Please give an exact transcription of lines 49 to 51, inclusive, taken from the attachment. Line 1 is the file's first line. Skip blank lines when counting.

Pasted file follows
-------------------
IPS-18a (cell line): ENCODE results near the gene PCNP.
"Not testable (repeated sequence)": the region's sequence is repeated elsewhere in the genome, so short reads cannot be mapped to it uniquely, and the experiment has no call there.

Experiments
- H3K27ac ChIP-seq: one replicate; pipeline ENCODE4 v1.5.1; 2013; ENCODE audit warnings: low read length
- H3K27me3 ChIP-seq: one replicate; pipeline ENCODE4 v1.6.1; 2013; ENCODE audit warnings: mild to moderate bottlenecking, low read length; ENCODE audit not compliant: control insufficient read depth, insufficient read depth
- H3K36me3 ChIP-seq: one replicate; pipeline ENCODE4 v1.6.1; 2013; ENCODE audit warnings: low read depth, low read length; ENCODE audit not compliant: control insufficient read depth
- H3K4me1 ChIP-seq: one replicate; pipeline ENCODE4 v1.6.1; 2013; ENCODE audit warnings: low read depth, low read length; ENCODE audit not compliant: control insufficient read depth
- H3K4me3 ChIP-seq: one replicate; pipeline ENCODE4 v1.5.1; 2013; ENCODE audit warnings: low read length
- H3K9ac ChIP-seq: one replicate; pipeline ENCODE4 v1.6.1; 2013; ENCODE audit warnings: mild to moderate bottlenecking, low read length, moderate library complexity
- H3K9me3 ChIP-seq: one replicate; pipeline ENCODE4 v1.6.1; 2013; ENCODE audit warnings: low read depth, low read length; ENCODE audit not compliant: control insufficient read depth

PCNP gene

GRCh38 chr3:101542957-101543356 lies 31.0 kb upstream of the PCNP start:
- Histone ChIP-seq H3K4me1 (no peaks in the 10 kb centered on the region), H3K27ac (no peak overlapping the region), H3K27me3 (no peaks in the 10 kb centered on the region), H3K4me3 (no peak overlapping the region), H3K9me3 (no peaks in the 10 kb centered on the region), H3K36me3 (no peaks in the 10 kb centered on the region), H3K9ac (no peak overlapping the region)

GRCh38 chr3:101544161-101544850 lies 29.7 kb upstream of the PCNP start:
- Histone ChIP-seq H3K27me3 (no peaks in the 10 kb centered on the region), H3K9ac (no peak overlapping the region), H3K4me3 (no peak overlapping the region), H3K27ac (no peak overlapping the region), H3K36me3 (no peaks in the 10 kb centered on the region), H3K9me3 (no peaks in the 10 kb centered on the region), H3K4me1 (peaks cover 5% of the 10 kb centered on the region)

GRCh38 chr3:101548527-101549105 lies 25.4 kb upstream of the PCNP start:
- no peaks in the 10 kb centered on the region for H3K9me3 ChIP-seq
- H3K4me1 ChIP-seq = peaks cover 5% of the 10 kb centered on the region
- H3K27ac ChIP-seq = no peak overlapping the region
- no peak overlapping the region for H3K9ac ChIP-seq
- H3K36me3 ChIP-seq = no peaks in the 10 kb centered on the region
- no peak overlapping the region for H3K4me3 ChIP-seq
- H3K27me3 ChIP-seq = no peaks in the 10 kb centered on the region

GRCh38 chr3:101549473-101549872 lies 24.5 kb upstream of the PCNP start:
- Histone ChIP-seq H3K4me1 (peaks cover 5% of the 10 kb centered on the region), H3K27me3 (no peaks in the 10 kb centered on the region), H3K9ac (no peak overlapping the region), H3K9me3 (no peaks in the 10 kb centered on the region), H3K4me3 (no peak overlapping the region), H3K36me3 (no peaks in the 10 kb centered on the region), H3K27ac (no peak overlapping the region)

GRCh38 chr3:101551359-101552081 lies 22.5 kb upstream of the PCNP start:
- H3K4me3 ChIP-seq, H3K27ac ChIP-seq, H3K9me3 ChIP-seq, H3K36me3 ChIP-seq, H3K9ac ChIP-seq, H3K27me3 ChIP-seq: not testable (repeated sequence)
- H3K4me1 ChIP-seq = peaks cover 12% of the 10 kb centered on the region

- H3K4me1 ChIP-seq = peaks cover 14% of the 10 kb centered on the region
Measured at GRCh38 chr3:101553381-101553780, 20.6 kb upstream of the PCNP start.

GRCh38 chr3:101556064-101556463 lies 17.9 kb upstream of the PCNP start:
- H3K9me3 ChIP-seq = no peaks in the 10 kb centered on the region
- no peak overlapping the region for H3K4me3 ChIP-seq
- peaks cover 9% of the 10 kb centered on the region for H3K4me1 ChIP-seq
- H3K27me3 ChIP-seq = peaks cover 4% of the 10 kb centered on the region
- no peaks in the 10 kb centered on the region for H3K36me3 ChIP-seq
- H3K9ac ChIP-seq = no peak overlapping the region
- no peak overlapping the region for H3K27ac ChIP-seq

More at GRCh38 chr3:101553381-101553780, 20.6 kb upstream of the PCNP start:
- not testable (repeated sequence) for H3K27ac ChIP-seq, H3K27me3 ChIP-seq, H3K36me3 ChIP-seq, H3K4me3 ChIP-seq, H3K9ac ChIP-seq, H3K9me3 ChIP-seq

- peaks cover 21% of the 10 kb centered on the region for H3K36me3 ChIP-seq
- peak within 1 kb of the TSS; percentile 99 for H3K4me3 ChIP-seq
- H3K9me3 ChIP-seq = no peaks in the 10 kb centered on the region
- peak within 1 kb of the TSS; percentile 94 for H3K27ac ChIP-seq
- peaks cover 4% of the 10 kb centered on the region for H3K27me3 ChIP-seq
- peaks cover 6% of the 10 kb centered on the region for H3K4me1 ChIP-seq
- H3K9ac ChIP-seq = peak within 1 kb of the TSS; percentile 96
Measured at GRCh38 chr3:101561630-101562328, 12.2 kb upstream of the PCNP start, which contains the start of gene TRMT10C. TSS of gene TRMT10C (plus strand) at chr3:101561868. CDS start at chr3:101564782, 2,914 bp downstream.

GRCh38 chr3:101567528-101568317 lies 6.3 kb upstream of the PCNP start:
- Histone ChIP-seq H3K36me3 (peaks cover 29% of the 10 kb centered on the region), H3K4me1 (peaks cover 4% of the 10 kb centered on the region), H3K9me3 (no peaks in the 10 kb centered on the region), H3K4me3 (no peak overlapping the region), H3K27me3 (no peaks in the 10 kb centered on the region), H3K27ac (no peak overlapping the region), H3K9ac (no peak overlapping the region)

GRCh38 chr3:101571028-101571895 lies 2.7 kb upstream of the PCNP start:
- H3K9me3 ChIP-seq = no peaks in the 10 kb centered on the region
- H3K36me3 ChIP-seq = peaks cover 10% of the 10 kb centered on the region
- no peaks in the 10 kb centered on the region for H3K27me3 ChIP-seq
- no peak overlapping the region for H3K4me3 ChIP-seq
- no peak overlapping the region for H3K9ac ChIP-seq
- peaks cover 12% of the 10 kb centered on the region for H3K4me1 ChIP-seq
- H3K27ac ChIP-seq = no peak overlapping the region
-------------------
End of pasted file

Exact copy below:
GRCh38 chr3:101567528-101568317 lies 6.3 kb upstream of the PCNP start:
- Histone ChIP-seq H3K36me3 (peaks cover 29% of the 10 kb centered on the region), H3K4me1 (peaks cover 4% of the 10 kb centered on the region), H3K9me3 (no peaks in the 10 kb centered on the region), H3K4me3 (no peak overlapping the region), H3K27me3 (no peaks in the 10 kb centered on the region), H3K27ac (no peak overlapping the region), H3K9ac (no peak overlapping the region)

GRCh38 chr3:101571028-101571895 lies 2.7 kb upstream of the PCNP start: